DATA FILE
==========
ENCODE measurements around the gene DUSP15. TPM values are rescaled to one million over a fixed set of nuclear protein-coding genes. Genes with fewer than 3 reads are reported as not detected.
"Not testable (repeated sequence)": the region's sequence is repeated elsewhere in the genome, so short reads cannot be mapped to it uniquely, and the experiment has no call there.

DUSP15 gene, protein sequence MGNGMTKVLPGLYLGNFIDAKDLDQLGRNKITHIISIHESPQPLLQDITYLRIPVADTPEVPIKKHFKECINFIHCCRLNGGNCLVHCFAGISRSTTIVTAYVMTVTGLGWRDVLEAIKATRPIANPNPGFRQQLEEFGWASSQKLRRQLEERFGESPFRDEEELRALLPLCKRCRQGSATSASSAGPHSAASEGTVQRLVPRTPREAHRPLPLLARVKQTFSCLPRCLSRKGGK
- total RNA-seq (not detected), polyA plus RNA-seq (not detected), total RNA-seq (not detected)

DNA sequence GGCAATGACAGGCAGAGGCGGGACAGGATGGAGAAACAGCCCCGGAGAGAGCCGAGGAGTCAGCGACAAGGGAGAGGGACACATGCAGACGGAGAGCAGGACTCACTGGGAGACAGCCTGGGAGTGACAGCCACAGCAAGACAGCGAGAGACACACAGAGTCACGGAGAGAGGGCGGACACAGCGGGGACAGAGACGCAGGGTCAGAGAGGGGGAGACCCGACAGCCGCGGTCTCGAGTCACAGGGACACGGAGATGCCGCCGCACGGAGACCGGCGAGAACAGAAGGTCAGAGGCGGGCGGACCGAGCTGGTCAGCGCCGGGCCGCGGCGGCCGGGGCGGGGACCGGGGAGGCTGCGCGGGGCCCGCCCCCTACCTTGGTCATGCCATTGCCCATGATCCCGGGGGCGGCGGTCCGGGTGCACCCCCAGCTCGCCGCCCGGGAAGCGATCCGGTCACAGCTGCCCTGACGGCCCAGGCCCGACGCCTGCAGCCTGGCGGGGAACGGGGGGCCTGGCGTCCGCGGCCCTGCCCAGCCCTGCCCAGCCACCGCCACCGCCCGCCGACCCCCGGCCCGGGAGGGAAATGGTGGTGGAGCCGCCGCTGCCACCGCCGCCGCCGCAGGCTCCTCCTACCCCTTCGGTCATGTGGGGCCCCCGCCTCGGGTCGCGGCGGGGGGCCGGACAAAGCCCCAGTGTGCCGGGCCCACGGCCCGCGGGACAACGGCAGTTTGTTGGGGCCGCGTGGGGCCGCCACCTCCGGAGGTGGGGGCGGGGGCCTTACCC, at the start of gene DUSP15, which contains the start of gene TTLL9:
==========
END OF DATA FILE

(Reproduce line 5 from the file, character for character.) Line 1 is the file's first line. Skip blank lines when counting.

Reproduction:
DNA sequence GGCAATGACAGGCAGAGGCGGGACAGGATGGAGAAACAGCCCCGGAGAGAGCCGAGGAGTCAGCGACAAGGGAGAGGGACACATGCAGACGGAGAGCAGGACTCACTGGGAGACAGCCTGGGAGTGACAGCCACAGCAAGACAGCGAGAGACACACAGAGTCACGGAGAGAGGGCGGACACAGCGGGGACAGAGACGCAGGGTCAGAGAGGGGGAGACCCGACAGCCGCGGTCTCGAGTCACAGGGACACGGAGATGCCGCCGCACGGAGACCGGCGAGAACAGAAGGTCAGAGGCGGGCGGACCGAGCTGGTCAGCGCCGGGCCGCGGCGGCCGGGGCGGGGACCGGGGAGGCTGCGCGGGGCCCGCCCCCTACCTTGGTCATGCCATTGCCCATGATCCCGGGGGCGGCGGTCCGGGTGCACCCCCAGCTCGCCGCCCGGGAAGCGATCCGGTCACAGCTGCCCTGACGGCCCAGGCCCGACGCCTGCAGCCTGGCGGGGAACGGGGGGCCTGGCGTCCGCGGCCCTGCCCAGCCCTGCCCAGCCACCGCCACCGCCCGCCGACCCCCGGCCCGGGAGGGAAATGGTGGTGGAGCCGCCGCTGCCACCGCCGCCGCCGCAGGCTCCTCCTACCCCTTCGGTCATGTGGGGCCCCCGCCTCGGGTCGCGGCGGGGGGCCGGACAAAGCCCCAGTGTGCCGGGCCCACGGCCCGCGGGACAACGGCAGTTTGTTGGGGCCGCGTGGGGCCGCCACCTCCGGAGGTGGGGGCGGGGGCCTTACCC, at the start of gene DUSP15, which contains the start of gene TTLL9: